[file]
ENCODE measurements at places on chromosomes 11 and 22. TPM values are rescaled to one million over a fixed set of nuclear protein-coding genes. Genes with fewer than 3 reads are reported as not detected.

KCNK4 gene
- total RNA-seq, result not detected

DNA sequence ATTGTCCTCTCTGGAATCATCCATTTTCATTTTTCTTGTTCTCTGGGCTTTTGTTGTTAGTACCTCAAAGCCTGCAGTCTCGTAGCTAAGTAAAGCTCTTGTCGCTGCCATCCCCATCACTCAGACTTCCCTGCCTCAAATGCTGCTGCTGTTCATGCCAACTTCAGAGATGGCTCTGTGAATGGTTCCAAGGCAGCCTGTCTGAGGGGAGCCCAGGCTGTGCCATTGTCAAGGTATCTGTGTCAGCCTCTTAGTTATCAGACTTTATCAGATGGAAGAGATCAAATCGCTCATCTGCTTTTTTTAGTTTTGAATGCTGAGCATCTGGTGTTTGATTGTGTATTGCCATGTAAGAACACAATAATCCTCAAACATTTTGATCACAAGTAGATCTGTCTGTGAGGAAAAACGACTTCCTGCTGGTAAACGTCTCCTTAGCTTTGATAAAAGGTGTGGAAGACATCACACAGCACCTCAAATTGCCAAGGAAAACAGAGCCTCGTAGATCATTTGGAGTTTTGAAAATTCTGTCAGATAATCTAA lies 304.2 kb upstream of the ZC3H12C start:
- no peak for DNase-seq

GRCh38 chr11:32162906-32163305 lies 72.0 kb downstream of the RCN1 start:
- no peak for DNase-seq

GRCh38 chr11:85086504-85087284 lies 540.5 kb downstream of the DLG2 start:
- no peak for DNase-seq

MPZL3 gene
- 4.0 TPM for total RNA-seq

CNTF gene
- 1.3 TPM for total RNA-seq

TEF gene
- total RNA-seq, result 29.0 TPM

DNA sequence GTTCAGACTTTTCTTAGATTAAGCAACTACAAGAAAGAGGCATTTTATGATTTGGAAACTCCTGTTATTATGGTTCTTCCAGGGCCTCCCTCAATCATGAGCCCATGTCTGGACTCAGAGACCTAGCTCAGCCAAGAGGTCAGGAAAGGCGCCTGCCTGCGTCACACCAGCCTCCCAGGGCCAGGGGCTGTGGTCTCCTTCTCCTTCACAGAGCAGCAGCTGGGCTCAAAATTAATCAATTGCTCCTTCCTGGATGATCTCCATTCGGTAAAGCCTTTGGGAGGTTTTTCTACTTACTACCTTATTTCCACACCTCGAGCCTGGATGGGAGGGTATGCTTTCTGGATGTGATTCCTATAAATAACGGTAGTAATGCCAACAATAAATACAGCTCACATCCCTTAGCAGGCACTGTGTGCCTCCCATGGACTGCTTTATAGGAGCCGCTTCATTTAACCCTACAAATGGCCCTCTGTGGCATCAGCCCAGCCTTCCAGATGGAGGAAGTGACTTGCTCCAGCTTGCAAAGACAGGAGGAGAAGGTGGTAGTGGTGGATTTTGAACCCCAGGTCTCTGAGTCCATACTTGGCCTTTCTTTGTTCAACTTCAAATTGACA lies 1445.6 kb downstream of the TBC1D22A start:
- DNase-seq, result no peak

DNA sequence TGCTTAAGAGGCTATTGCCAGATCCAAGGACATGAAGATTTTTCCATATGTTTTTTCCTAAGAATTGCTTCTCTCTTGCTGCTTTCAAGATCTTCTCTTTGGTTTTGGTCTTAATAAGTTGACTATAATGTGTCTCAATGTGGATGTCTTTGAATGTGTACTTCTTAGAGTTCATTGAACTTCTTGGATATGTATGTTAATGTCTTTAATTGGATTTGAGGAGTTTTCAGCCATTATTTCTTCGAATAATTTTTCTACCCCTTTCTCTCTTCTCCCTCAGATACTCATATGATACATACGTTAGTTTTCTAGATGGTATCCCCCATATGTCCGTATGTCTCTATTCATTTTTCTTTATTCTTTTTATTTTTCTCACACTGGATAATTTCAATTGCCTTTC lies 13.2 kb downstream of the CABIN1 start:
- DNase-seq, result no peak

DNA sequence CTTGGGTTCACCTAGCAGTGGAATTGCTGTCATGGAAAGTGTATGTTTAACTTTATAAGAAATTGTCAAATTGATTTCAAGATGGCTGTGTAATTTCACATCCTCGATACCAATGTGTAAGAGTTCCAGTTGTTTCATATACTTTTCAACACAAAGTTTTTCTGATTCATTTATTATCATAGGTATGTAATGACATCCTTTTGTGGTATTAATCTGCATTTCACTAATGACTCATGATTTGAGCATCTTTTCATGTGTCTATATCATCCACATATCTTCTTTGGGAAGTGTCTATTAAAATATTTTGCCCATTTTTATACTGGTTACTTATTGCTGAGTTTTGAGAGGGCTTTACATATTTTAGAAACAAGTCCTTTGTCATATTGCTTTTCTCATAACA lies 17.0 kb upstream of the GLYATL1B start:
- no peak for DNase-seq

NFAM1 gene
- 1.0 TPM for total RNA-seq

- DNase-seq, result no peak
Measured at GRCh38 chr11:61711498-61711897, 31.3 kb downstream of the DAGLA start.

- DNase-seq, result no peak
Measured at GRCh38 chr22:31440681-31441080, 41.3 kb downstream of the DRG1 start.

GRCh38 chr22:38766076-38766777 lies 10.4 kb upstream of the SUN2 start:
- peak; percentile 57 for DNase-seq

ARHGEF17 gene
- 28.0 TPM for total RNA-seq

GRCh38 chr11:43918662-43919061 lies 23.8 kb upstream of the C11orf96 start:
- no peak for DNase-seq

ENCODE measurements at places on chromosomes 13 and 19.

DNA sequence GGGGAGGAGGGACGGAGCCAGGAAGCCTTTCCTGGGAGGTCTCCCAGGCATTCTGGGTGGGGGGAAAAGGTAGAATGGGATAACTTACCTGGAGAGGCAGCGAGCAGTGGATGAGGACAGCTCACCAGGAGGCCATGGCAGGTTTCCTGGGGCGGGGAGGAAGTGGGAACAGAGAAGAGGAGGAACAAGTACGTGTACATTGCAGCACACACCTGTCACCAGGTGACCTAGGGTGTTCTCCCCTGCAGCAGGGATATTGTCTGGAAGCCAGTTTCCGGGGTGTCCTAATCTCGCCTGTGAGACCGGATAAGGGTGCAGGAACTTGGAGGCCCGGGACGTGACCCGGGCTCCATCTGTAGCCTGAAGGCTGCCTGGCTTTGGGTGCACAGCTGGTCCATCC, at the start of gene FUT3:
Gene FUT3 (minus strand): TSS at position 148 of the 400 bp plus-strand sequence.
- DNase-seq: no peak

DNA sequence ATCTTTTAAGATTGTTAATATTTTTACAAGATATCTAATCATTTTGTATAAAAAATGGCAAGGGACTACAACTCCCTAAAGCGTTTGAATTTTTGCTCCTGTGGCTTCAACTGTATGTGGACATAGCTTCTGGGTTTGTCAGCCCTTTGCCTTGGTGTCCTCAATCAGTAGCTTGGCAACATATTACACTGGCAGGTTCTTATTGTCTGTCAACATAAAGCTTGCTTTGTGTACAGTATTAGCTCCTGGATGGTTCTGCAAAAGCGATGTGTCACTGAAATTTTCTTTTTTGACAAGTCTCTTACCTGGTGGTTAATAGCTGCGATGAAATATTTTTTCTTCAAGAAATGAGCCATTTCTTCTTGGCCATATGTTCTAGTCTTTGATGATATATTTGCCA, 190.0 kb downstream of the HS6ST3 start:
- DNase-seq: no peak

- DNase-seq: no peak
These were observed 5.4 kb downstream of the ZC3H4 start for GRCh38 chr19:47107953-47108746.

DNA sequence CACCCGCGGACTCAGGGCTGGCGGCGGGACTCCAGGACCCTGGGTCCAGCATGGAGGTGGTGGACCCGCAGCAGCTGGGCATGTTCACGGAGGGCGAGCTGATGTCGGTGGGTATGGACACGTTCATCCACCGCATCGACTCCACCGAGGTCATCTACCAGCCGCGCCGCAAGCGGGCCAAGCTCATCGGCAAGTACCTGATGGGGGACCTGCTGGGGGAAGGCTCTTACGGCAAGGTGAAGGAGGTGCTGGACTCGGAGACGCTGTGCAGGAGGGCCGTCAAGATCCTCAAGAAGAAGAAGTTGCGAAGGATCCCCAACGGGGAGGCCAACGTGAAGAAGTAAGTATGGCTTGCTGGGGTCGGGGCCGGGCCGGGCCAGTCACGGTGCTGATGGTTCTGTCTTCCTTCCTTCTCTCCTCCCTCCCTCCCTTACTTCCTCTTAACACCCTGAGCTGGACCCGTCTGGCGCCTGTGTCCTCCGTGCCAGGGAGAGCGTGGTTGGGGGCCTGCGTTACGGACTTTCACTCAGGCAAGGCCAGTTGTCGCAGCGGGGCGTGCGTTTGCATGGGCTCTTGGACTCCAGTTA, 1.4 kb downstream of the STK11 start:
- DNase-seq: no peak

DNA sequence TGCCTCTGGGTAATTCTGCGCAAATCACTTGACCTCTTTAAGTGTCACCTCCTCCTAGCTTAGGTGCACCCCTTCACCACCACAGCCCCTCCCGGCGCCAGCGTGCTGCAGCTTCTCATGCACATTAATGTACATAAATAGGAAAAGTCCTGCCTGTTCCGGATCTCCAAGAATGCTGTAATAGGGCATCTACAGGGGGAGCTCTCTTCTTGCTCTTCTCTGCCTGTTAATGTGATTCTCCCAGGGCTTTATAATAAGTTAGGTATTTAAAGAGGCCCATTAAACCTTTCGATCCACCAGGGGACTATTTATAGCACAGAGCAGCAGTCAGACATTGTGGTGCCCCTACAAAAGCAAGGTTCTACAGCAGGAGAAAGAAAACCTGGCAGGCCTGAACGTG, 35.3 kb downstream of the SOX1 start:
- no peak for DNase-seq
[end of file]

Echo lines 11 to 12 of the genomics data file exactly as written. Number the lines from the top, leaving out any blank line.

- 4.0 TPM for total RNA-seq

CNTF gene